By Michael G. Ankerich
In 1925, Mary Pickford was not only America’s Little Sweetheart; she was Hugh Allan’s as well.
The handsome youth had played bit parts in films for the past several years, when in the spring of 1925, Mary plucked the 23-year-old from the ranks of an extra to play her leading man in Little Annie Rooney. Hugh had become what was thought impossible: an instant star.
The path was clear for him to become the newest star in the celluloid heavens.
His hometown newspaper, The Oakland Tribune, sang his praises.
In an interview from his home in Memphis, Tennessee, in 1992, Hugh Allan told me the story of his instant success.
Mary Pickford had requested a number of screen tests be sent over to Pickfair for her to review. She had little trouble selecting the handsome hopeful. Hugh was introduced to the star on the set of Little Annie Rooney.
“I was flabbergasted,” Hugh told me. “Totally overwhelmed. She was the goddess of the world.”
Mary, while she didn’t mean to be, was intimidating.
“This was my first big part,” he said. “I had no experience at all. I was completely raw material.”
Mary did her best to put her leading man at ease.
“”They started taking scenes and I realized I couldn’t do them,” Hugh said. “I was as stiff as a wooden soldier. I couldn’t even walk straight.”
Mary’s brother, Jack, who was frequently on the set, didn’t help matters.
“He was a grade-A, son of a bitch. A real bastard,” Hugh recalled. “He was on the set making wisecracks while I was trying to do something. I finally got a little annoyed and said to him, ‘One more wisecrack and I’ll put the nose on the front of your face on the back of your face.’ He left the set. He got his ass out of there.”
After several days, it was obvious that Hugh would be unable to complete the film. Mary, almost as disappointed as Hugh, provided a cover that allowed him to leave the picture without the chance of permanently damaging his fledgling career.
The studio issued a release, stating that Hugh had broken an arm after falling from his roof and would be unable to finish his commitment. Hugh was brought back to the set, where the prop department placed a cast his arm. Mary insisted a photograph be taken for the press.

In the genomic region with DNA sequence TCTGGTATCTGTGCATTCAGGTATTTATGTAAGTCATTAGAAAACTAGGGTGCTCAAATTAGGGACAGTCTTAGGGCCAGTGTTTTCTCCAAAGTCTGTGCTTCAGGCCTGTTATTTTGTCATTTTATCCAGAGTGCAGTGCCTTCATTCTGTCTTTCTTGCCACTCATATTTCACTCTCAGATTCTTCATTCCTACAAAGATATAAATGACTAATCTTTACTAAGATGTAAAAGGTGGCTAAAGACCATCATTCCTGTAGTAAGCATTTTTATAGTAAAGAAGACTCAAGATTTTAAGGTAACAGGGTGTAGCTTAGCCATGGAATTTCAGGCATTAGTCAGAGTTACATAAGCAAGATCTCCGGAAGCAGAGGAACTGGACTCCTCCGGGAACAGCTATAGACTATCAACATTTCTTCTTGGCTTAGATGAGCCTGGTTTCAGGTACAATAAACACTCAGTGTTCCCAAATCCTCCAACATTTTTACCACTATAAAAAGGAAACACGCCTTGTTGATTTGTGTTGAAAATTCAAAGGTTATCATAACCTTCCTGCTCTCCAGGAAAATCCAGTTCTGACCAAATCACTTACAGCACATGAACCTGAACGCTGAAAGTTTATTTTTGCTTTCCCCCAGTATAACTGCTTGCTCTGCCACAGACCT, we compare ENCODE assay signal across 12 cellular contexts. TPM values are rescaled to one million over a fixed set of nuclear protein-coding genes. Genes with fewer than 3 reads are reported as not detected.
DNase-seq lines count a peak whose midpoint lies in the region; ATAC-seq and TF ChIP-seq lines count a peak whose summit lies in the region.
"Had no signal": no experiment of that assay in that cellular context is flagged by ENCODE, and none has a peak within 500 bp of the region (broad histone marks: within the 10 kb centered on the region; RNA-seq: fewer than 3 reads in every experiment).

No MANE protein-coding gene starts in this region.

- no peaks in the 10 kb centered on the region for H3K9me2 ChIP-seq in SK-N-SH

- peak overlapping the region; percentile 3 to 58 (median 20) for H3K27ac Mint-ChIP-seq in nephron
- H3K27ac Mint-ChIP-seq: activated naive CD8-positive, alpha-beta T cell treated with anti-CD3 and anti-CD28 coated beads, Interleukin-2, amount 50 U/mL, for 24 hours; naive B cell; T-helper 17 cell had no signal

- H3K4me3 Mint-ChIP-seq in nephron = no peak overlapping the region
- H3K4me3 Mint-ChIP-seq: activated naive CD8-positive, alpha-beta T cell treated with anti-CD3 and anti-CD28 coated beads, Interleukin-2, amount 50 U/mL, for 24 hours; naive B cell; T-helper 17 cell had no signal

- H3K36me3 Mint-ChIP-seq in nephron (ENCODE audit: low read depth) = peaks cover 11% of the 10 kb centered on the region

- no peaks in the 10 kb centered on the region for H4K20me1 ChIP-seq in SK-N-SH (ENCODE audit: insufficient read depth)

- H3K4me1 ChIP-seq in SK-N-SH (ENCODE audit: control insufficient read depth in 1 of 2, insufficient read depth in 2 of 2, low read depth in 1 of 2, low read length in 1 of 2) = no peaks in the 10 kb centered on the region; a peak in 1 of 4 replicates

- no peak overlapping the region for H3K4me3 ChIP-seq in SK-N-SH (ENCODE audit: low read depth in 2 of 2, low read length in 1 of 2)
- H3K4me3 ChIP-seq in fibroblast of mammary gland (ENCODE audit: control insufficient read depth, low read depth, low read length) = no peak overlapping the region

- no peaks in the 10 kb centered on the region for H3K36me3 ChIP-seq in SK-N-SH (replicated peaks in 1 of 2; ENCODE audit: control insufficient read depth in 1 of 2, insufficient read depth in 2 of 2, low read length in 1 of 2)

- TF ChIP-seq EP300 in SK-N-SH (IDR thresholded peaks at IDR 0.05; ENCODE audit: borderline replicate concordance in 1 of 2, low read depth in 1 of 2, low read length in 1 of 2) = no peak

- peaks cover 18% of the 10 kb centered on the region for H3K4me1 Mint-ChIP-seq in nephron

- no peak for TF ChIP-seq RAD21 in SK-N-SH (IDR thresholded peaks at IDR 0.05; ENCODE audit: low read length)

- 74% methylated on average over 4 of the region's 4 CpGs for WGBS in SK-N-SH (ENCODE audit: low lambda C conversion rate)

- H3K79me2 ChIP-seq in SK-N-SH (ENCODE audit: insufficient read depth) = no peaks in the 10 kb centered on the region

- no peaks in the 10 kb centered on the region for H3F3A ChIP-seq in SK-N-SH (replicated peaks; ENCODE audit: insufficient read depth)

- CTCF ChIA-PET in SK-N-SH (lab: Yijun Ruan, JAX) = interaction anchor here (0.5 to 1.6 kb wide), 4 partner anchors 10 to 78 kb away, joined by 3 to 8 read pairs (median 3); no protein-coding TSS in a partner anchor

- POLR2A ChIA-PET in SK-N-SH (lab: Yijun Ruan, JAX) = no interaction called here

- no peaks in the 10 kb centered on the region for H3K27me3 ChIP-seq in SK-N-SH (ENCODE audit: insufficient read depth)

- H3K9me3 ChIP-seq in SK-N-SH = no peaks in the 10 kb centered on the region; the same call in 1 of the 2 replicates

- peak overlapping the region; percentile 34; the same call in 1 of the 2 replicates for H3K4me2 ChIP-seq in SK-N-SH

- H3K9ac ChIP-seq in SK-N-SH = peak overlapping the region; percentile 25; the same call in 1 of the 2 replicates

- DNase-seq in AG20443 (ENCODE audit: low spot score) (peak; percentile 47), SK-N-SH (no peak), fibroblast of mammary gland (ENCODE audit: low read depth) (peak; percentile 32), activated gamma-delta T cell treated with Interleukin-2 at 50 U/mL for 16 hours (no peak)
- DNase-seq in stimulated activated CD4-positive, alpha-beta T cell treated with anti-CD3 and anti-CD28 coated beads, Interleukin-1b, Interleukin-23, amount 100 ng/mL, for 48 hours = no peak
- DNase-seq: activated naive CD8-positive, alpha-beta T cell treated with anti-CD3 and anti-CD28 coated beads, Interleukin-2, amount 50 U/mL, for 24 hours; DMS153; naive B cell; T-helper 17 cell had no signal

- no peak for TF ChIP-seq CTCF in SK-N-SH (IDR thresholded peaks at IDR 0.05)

The press took the bait. Hugh’s reputation was saved.
Hugh never saw the finished film–William Haines took over his role, but he remained in touch with Mary over the years.
“Mary was a very gracious lady,” he said. “She would invite me to parties after the Little Annie Rooney experience.”
Free from Little Annie Rooney, Hugh Allan got out of town. “I went to Tijuana for two or three weeks. It was a town full of howling, drinking and prostitution.”
Back in Hollywood, Hugh connected with a drama coach, an actress of the stage, who gave him acting lessons for four or five months.
First National took notice and signed him to a contract.
Hugh worked steadily for the next four years, playing leads opposite such actresses as Jean Arthur, Priscilla Dean, Bessie Love, Helene Costello, Jeanette Loff, and Lois Wilson.
To his fellow actors, he was an all-American boy. To his leading ladies, he was irresistible.
“Priscilla Dean was a nice girl, a good-looking woman with a good-looking figure,” Hugh said. “They used to kid us about the way we were kissing. They thought it was pretty real. It was!”
Hugh did two serials with Gladys McConnell: The Tiger’s Shadow and The Fire Detective. “Gladys was a charming lady who always had her mother with her. She was not a promiscuous female. She had a high opinion of herself and she was right.”
The two serials, he said, were his best pictures. He liked the action.
Hugh left films in 1929, following a failed film project in Hawaii. The director had taken the cast to Hawaii, ran out money, due to the stock market crash in October, and tried unsuccessfully to raise the needed funds from the locals. Hugh discovered he was filming scenes without film in the camera.
The shenanigans in Hawaii spoiled his opinion of the movie industry. Hugh disappeared from the screen. Over time, he became a successful businessman in the elevator industry. He was dubbed Memphis’ Howard Hughes.
While he wasn’t particularly nostalgic about Hollywood, he was interested in the various ones he worked with while in films. In 1937, he reconnected with Lois Wilson when she came to Memphis to appear in a play.
In 1992, Hugh was the perfect host. He put me up at his country club and cleared a day so we could talk about his years in Hollywood. At noon that Saturday, Hugh drove me (with a glass of wine in his hand) to a local eatery.
We ran out of time before he ran out of stories. Read the full interview in The Sound of Silence. He talks about a wild party at the home of Serge Mdivani and Pola Negri and the day he ran into Rudolph Valentino in the showers at the Santa Monica Swimming Club.
Sadly, Hugh passed away in February 1997.